With two unopposed candidates for open school board seats, the Archuleta School District 50 Joint school board has cancelled its proposed November election.
Linda Lattin, director for District 5, filed papers for reelection and was unopposed in her district. Matt Aragon’s seat in District 1 will be filled by Bill Nobles, currently head of the Archuleta County Extension Office.
Nobles was unopposed for the District 1 seat. Local resident Tim Taylor had started the petition process, but reconsidered his candidacy after hearing that Nobles had filed a petition to run for the seat.
District Superintendent Mark DeVoti thanked Taylor for halting the petition process, saying, “Tim took out papers but looked at the cost of the election and did what he thought was best for the county and the district.”
For his part, Taylor said, “I think Bill will do a good job.”
If an election was held in November, estimated costs ran between $30,000 and $40,000.
Lattin and Nobles will be sworn in at the Nov. 10 district school board meeting.
Another open seat on the board, vacated after Sandy Caves resigned on Aug. 11 after moving out of District 3, will be filled by appointment, Individuals interested in the position need to submit a letter of interest by Tuesday, Sept. 22, to the district office at 309 Lewis St. Those letters can also be mailed to Executive Secretary Robyn Bennett, Archuleta School District 50 Joint, P.O. Box 1498, Pagosa Springs, CO 81147. Interested candidates should call the district office, 264-2228, Ext. 401 or 402, for more information.
The school board will hold a special meeting at 5 p.m. Tuesday, Sept. 29, in the Pagosa Springs Junior High School library to interview candidates. Following the interviews, the board will make a selection and swear in the new director at the regularly scheduled board meeting on Tuesday, Oct. 13, at 5 p.m.
In other news, DeVoti reported that preliminary enrollment numbers indicate a slight boost from last year — 1,498 students as of last Friday. “We can’t be sure of these numbers, but it may be an indicator,” DeVoti said.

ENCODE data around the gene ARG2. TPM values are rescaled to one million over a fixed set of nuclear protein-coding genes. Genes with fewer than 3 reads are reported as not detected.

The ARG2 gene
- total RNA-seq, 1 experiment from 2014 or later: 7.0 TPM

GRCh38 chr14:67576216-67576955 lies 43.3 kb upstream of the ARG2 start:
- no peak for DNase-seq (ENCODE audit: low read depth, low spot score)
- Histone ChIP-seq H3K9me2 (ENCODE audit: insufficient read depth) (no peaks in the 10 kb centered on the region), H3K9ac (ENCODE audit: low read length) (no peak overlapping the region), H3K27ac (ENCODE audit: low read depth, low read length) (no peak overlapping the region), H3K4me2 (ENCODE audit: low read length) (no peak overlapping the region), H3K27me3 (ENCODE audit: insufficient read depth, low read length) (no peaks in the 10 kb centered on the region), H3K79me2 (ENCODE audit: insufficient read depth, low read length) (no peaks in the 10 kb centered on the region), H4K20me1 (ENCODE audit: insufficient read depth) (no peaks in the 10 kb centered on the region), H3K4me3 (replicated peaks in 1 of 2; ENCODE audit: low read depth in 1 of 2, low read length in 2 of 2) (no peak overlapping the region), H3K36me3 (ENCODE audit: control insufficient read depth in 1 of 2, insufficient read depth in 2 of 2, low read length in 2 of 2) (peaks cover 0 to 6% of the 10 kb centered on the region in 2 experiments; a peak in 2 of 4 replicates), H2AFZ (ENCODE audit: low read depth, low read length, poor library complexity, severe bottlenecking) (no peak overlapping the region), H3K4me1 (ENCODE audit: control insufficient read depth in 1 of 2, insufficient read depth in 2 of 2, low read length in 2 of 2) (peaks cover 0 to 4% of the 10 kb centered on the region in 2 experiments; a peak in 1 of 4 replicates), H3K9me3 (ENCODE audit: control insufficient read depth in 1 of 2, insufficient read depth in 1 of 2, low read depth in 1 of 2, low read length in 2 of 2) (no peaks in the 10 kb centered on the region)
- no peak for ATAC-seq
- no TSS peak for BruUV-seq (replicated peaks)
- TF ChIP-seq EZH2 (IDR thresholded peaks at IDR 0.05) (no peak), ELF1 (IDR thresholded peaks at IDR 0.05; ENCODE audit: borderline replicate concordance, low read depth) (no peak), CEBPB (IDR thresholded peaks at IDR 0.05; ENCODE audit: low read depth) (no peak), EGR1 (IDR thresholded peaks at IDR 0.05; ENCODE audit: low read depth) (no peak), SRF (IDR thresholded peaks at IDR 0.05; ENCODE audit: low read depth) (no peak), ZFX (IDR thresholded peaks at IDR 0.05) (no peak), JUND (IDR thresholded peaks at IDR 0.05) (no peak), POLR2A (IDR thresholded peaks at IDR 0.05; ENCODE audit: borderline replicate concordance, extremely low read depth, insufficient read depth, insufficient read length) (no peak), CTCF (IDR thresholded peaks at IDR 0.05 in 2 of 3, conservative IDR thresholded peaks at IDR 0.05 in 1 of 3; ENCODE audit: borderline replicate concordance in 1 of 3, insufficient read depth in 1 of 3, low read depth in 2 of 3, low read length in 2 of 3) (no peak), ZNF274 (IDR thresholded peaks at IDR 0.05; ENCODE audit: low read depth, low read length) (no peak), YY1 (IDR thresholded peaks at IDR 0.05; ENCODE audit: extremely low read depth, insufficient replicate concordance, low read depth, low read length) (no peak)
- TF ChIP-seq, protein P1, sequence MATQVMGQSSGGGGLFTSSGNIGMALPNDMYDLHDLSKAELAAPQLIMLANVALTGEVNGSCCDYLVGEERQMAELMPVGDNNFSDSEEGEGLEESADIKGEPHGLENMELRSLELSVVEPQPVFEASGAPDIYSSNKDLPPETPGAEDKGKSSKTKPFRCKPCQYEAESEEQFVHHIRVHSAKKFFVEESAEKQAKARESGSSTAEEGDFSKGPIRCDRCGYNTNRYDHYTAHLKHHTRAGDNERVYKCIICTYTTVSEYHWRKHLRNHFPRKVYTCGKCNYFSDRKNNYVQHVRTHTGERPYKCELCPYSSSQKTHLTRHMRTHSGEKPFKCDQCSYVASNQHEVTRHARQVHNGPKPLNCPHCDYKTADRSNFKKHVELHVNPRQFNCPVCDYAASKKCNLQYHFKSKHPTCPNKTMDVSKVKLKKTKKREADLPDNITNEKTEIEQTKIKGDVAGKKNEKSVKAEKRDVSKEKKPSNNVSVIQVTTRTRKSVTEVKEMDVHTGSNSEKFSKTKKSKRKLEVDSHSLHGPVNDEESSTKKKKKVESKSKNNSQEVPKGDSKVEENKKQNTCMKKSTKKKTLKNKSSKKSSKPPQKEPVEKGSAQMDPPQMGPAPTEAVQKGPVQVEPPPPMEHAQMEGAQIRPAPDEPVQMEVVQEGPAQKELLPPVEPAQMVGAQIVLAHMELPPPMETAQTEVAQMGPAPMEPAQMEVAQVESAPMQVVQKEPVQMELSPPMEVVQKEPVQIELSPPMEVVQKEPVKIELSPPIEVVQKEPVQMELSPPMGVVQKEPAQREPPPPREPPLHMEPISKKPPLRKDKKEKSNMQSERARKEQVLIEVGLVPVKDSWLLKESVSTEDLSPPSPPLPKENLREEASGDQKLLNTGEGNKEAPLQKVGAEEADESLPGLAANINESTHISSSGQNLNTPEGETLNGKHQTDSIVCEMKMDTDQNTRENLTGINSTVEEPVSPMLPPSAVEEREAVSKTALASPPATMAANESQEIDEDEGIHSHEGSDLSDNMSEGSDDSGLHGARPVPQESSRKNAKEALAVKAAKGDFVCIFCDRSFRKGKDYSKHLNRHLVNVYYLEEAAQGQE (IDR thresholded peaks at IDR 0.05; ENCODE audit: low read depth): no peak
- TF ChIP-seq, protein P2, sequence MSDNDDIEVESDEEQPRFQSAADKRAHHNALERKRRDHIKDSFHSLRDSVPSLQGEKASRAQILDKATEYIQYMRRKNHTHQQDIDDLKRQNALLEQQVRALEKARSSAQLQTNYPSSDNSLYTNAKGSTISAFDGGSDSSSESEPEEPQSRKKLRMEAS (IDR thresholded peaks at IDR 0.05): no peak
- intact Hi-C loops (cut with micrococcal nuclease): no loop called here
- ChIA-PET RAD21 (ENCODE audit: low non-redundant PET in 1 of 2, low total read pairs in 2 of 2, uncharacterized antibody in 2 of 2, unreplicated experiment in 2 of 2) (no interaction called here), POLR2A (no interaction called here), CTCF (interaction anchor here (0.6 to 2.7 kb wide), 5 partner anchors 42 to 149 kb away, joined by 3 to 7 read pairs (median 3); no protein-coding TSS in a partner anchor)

Considering the district receives equivalency funding for students to the tune of about $8,000 per student, a jump in enrollment — up 45 students from last April — would be good financial news for the district.
DeVoti also announced that, due to technical limitations, the district was not able to stream President Obama’s speech to students into classrooms Tuesday. Instead, the district recorded the speech and students will view the speech at a later date, giving teachers time to formulate classroom materials to accompany the speech. A more detailed explanation regarding the president’s speech is available on the district’s Web site at www.mypagosaschools.com.
Also on the Web site is information on the district’s policy regarding the H1N1 virus (swine flu). A three-page informational packet was sent home with students on Monday.
Finally, the board considered the matter of waiving impact fees until more information is made available to the Community Economic Roundtable (CER) — in about seven weeks.
The district had agreed to participate in the CER, to the tune of about $1,800, for finding a “rational nexus” for impact fees — creating a joint impact fee program that would be fair, while avoiding duplication of one-time fees assessed against new development. However, when the Town of Pagosa Springs made the decision to waive impact fees last June, it asked the district to join the town in the waiver of those fees (the town has an Intergovernmental Agreement with the district for collecting the district’s impact fees).
“I think we need to stay consistent and, hopefully, down the road, we can raise them (impact fees),” said Lattin.
With results from the CER still pending, the board decided to table the decision regarding impact fee waivers until that data is made available to the school board.